And desert-whispers grow a prophecy)
Tell all to Corinth of her own accord.
Bright Corinth, not dull Thebes, for Lais' sake,
Who finds me hardly grey, and likes my nose,
And thinks a man of sixty at the prime?
Good! It shall be! Revealment of myself!
But listen, for we must co-operate;
I don't drink tea: permit me the cigar!
First, how to make the matter plain, of course —
What was the law by which I lived. Let 's see:
Ay, we must take one instant of my life
Spent sitting by your side in this neat room:
Watch well the way I use it, and don't laugh!
Here's paper on the table, pen and ink:
Give me the soiled bit — not the pretty rose!
See! having sat an hour, I'm rested now,
Therefore want work: and spy no better work
For eye and hand and mind that guides them both,
During this instant, than to draw my pen
From blot One — thus — up, up to blot Two — thus —
Which I at last reach, thus, and here's my line
Five inches long and tolerably straight:

[...] Read more

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Charles Lamb

Beauty And The Beast

A Merchant, who by generous pains
Prospered in honourable gains,
Could boast, his wealth and fame to share,
Three manly Sons, three Daughters fair;
With these he felt supremely blest.-
His latest born surpass'd the rest:
She was so gentle, good and kind,
So fair in feature, form, and mind,
So constant too in filial duty,
The neighbours called her Little Beauty!
And when fair childhood's days were run,
That title still she wore and won;
Lovelier as older still she grew,
Improv'd in grace and goodness too.-
Her elder Sisters, gay and vain,
View'd her with envy and disdain,
Toss'd up their heads with haughty air;
Dress, Fashion, Pleasure, all their care.


'Twas thus, improving and improv'd;
Loving, and worthy to be lov'd,
Sprightly, yet grave, each circling day
Saw Beauty innocently gay.
Thus smooth the May-like moments past;
Blest times! but soon by clouds o'ercast!


Sudden as winds that madd'ning sweep
The foaming surface of the deep,
Vast treasures, trusted to the wave,
Were buried in the billowy grave!
Our Merchant, late of boundless store,
Saw Famine hasting to his door.


With willing hand and ready grace,
Mild Beauty takes the Servant's place;
Rose with the sun to household cares,
And morn's repast with zeal prepares,
The wholesome meal, the cheerful fire:
What cannot filial love inspire?
And when the task of day was done,
Suspended till the rising sun,
Music and song the hours employ'd,
As more deserv'd, the more enjoy'd;
Till Industry, with Pastime join'd,
Refresh'd the body and the mind;
And when the groupe retir'd to rest,
Father and Brothers Beauty blest.

[...] Read more

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The Greatest Sex

From beyond this bed of mine I see
Ceiling fans with you on top of me
And the window blinds are filled with rays of sun
And all you secret fantasies thy will be done (done)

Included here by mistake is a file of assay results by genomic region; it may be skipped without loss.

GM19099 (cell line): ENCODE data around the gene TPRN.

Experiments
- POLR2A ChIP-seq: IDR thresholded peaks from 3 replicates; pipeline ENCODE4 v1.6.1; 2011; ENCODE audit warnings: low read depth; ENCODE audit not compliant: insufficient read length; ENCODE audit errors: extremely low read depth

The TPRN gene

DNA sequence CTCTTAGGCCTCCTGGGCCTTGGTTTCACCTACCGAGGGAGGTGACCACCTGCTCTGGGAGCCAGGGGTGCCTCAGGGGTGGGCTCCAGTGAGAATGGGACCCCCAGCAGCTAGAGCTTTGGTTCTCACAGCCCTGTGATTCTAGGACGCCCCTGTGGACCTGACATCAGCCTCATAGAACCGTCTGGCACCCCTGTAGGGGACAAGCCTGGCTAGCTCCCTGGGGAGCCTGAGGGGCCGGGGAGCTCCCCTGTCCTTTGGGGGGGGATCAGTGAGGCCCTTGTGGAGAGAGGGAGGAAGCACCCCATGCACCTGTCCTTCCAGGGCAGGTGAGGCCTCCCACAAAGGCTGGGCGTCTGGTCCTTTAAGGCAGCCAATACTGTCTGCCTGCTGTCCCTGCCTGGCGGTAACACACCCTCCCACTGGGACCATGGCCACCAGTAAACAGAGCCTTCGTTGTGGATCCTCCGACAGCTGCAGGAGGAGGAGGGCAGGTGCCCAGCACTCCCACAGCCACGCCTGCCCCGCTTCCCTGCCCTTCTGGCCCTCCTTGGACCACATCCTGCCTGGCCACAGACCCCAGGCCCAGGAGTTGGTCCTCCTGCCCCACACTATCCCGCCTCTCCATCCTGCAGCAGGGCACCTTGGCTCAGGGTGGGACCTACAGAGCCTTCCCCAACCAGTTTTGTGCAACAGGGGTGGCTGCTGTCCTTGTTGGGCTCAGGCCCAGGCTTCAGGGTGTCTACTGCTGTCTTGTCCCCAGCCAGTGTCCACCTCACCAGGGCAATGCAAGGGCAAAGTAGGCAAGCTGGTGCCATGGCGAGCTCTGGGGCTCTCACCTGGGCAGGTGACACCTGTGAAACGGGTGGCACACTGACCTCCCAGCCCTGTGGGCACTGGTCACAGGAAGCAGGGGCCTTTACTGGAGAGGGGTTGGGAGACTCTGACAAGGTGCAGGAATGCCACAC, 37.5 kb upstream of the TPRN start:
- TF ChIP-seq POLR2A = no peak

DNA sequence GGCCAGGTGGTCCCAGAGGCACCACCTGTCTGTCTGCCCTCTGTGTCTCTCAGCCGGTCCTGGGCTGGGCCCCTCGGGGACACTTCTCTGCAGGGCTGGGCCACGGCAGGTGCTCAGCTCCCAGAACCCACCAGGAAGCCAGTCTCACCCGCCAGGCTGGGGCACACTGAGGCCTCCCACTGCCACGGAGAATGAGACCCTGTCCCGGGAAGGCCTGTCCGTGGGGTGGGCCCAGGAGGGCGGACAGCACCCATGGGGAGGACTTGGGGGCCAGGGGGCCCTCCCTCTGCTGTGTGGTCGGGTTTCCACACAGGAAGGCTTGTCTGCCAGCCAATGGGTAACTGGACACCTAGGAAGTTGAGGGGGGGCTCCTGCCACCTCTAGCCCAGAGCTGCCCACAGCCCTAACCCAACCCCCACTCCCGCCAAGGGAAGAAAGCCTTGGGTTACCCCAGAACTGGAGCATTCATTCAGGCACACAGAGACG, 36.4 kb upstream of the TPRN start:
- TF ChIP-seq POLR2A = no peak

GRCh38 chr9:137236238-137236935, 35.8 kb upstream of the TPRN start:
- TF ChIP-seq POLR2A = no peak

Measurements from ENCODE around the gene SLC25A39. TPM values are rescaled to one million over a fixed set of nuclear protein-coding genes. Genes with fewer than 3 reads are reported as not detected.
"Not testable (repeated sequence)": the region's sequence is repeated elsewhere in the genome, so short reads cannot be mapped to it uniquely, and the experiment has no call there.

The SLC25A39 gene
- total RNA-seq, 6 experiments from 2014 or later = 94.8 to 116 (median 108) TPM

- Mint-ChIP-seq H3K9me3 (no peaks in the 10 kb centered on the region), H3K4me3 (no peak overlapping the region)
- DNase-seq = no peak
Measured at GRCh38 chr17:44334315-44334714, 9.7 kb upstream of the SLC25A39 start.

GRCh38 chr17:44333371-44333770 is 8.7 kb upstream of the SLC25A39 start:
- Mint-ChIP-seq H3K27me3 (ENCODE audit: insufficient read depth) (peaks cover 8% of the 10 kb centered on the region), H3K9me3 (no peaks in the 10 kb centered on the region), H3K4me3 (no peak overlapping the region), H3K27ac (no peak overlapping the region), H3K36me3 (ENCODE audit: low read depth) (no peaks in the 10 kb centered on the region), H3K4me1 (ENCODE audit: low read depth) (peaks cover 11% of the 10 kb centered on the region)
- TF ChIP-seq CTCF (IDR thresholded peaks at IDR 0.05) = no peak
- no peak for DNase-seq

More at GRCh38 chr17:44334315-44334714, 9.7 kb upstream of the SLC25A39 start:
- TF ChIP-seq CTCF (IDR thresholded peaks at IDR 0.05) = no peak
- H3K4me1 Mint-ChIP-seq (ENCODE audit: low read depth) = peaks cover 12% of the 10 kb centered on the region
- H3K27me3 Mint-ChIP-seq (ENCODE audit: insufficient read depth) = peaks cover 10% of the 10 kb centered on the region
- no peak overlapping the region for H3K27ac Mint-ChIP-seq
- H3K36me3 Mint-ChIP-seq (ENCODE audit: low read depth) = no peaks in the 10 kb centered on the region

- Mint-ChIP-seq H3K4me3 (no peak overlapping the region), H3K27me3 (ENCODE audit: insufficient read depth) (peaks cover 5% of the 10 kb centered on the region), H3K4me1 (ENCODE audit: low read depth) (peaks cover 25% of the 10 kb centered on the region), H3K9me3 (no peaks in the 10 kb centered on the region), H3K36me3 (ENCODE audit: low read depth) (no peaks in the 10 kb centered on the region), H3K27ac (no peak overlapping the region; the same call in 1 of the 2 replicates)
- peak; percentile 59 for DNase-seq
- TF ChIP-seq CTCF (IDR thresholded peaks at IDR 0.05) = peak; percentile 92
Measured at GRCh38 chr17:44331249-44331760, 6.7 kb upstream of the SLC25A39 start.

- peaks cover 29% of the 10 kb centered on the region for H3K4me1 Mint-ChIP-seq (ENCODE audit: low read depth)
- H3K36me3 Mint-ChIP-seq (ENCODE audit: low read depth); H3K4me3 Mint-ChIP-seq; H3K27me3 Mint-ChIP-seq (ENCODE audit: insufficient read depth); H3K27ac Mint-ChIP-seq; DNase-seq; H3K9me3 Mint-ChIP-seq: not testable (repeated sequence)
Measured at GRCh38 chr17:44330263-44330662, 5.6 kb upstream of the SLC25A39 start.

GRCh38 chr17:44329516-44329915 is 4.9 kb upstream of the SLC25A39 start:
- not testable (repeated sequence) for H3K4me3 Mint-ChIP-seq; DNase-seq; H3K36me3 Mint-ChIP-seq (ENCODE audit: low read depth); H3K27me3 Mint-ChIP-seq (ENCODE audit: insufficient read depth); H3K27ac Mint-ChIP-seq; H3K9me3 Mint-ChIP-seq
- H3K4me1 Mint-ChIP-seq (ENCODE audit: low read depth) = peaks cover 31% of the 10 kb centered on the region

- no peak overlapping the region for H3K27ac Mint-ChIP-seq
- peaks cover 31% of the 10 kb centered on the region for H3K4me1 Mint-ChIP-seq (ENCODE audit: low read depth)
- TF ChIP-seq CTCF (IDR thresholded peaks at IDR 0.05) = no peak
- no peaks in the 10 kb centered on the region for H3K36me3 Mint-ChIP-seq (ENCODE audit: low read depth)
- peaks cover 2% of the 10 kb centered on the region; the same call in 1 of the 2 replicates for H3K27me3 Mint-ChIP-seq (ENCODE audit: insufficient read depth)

And inside of your walls there will dwell a Capricorn
(that will feast your body all night)
If we keep this up then a love child will be born
All because
Of the greatest

[chorus]
The greatest you
The greatest me
We have found the greatest chemistry
The greatest touch
The greatest kiss
What came to be is the greatest wish
The greatest show
The greatest song
The greatest words
The greatest all night long
Baby your love stays constantly on my mind
This is the best sex I've ever had

I know twelve ways to make your love come down
And the secret places on you will be found
Like a voyage when the storm begins to roar
There's no telling what this night could have in store (in store)
Cause inside of your walls there will dwell a capricorn
(that will feast your body all night)
And if we keep this up then a love child will be born
All because
Of the greatest

[chorus]
The greatest you
The greatest me
We have found the greatest chemistry
The greatest touch
The greatest kiss
What came to be is the greatest wish
The greatest show
The greatest song
The greatest words
The greatest all night long
Baby your love stays constantly on my mind
This is the best sex I've ever had
[repeat 3x]

Something that happened out the day for the sake of our love

[...] Read more

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Greatest Sex

From beyond this bed of mine I see
Ceiling fans with you on top of me
And the window blinds are filled with rays of sun
And all you secret fantasies thy will be done done
And inside of your walls there will dwell a capricorn
That will feast your body all night
If we keep this up then a love child will be born
All because
Of the greatest
Chorus
The greatest you
The greatest me
We have found the greatest chemistry
The greatest touch
The greatest kiss
What came to be is the greatest wish
The greatest show
The greatest song
The greatest words
The greatest all night long
Baby your love stays constantly on my mind
This is the best sex Ive ever had
I know twelve ways to make your love come down
And the secret places on you will be found
Like a voyage when the storm begins to roar
Theres no telling what this night could have in store in store
Cause inside of your walls there will dwell a capricorn
That will feast your body all night
And if we keep this up then a love child will be born
All because
Of the greatest
Chorus
The greatest you
The greatest me
We have found the greatest chemistry
The greatest touch
The greatest kiss
What came to be is the greatest wish
The greatest show
The greatest song
The greatest words
The greatest all night long
Baby your love stays constantly on my mind
This is the best sex Ive ever had
Repeat 3x
Something that happened out the day for the sake of our love
Like a hand and glove we go together this love is forever oooh
This sex is so good Ive got to break it down

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The Woefull Lamentation Of Jane Shore

The woefull lamentation of Jane Shore, a goldsmith's wife in London, sometime king Edward IV. his concubine. To the tune of 'Live with me,' &c.

If Rosamonde, that was so faire,